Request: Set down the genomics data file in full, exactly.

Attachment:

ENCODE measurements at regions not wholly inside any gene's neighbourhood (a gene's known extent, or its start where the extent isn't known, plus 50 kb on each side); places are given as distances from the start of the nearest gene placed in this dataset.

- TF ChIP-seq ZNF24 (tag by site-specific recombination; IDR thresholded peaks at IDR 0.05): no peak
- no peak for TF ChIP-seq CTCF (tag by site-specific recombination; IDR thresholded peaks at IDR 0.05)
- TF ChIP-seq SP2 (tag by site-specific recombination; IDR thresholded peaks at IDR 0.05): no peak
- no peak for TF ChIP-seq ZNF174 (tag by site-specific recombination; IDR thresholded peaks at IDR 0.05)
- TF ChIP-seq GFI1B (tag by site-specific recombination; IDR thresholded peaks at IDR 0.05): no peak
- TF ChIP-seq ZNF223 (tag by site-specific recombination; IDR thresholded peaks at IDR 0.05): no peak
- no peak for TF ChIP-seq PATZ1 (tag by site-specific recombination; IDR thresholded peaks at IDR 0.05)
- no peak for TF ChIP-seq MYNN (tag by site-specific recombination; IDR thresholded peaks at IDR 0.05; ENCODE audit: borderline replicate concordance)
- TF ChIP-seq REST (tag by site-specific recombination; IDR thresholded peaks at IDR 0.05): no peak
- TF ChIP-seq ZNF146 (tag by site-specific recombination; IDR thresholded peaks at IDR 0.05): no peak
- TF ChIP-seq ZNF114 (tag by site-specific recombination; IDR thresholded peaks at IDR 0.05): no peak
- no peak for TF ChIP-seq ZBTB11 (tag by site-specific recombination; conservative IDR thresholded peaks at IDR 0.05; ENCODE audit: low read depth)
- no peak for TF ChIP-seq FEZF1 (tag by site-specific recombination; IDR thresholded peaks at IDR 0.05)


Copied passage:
ENCODE measurements at regions not wholly inside any gene's neighbourhood (a gene's known extent, or its start where the extent isn't known, plus 50 kb on each side); places are given as distances from the start of the nearest gene placed in this dataset.

- TF ChIP-seq ZNF24 (tag by site-specific recombination; IDR thresholded peaks at IDR 0.05): no peak
- no peak for TF ChIP-seq CTCF (tag by site-specific recombination; IDR thresholded peaks at IDR 0.05)
- TF ChIP-seq SP2 (tag by site-specific recombination; IDR thresholded peaks at IDR 0.05): no peak
- no peak for TF ChIP-seq ZNF174 (tag by site-specific recombination; IDR thresholded peaks at IDR 0.05)
- TF ChIP-seq GFI1B (tag by site-specific recombination; IDR thresholded peaks at IDR 0.05): no peak
- TF ChIP-seq ZNF223 (tag by site-specific recombination; IDR thresholded peaks at IDR 0.05): no peak
- no peak for TF ChIP-seq PATZ1 (tag by site-specific recombination; IDR thresholded peaks at IDR 0.05)
- no peak for TF ChIP-seq MYNN (tag by site-specific recombination; IDR thresholded peaks at IDR 0.05; ENCODE audit: borderline replicate concordance)
- TF ChIP-seq REST (tag by site-specific recombination; IDR thresholded peaks at IDR 0.05): no peak
- TF ChIP-seq ZNF146 (tag by site-specific recombination; IDR thresholded peaks at IDR 0.05): no peak
- TF ChIP-seq ZNF114 (tag by site-specific recombination; IDR thresholded peaks at IDR 0.05): no peak
- no peak for TF ChIP-seq ZBTB11 (tag by site-specific recombination; conservative IDR thresholded peaks at IDR 0.05; ENCODE audit: low read depth)
- no peak for TF ChIP-seq FEZF1 (tag by site-specific recombination; IDR thresholded peaks at IDR 0.05)